He also appeared interested in the idea of expanding the state's existing 6% sales tax to services like Uber or Lyft, telling reporters people using “roads-based services” should be paying to help fix those roads.

House Republicans have generally resisted the idea of implementing a smaller gas tax increase than the one Whitmer proposed, but Chatfield did not completely close the door.

“I’ve got the votes in the caucus to put a plan on the governor’s desk that spends the taxpayer dollars responsibly,” he said, suggesting a focus on spending cuts in other budget areas to free up road money.

“But this is not solely what’s best for the House, the Senate or the governor. This needs to be a consensus plan, and that’s what we’re working towards right now.”

The Republican-led Legislature and GOP former Gov. Rick Snyder raised fuel taxes and registration fees in 2015 as part of a road funding plan designed to eventually dedicate $1.2 billion a year in additional revenue to roads. But experts project the quality of roads and bridges across the state will continue to deteriorate without more spending.

Whitmer’s fuel tax plan would have generated $2.5 billion when fully implemented, with $1.9 billion going toward the roads and bridges and additional revenue going toward her other top priorities, such as K-12 public schools.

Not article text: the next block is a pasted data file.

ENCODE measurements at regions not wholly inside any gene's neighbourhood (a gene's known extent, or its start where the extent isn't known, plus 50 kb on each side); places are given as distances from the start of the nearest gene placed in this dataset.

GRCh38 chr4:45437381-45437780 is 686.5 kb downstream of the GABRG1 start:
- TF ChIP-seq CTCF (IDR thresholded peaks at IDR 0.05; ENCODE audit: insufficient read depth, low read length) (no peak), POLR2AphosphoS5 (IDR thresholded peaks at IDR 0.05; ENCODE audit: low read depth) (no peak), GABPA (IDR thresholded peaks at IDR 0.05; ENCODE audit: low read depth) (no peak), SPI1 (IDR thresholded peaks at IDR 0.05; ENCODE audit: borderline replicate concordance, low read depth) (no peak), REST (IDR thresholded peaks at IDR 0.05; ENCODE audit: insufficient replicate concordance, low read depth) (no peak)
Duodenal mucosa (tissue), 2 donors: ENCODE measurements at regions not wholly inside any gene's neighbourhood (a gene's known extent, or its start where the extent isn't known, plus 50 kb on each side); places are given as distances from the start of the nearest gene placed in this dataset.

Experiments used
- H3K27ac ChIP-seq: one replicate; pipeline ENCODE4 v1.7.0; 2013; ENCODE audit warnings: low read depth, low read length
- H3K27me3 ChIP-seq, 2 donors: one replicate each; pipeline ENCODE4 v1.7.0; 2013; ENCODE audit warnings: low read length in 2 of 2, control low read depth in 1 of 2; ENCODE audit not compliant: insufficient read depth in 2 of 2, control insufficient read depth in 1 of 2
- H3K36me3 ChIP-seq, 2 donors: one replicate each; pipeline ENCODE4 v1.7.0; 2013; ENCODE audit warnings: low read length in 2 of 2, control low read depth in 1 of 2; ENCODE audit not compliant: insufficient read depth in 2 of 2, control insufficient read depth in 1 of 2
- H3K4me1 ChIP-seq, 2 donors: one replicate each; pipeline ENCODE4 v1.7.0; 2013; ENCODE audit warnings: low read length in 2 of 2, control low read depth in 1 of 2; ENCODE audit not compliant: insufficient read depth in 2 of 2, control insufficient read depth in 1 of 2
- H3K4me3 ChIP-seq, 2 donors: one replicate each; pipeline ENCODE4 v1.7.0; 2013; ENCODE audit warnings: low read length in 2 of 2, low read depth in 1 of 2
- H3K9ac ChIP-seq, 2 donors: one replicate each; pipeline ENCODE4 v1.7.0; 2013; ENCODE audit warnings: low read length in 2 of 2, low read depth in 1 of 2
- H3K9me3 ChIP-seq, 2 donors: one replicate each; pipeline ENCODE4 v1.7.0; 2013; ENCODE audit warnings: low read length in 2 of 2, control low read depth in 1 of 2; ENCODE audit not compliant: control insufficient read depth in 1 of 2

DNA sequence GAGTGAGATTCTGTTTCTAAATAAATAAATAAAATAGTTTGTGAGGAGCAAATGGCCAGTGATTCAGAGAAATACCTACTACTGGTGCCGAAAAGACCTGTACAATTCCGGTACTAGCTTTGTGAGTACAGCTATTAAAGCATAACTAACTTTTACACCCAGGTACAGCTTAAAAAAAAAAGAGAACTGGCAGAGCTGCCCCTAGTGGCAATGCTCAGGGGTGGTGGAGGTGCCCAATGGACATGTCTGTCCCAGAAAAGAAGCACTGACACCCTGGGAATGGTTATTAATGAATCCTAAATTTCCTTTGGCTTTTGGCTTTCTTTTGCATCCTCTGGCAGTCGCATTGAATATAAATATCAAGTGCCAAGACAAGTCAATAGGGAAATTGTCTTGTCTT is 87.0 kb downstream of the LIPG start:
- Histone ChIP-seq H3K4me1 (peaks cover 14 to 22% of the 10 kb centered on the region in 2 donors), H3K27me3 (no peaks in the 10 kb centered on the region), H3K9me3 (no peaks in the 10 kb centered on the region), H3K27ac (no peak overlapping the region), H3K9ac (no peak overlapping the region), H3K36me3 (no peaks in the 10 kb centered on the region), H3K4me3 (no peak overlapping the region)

The plan would have given Michigan the highest fuel tax rates in the country. But the GOP-led House and Senate ditched the idea in separate budgets they approved that would increase or accelerate road funding by smaller amounts than Whitmer wants.

Michigan’s current 26.3-cent gas tax ranks 27th highest, according to the nonpartisan Senate Fiscal Agency. While the state is spending record amounts, it ranked 48th in the country on a per-person basis for spending on state and local highways in 2016.

Local roads are funded relatively well in comparison, according to the analysis. Michigan ranks third in the nation for the amount of local road grants-in-aid and direct spending by state and local road agencies.

Whitmer’s plan would have created a new distribution model to focus on the state’s most heavily trafficked roads. Chatfield said he is interested in revisiting that proposal but not opening the 1951 law that governs most local allocations.

“I do believe that southeast Michigan roads are in worse shape than northern Michigan,” he acknowledged. “What I do want to make sure is being done is no taxpayers in northern Michigan are paying higher taxes only to fix roads in Southeast Michigan. I think that’s unfair.”

The Michigan House is expected to resume session next week after a two-month summer recess. Senate Republicans met briefly on Tuesday and had an off-site caucus meeting to discuss the budget, road funding and other matters. 

Chatfield said he expects Republicans and Whitmer will continue to "bounce" around ideas over the next couple of weeks heading into September, which is shaping up to be a big and busy month in the state Legislature. 

"I think we all just need to understand the fact that we've been here before," he said. "We need to take a deep breath. We need to act like it. This is how negotiations are made, and I feel very encouraged by the conversations I've had with the governor today."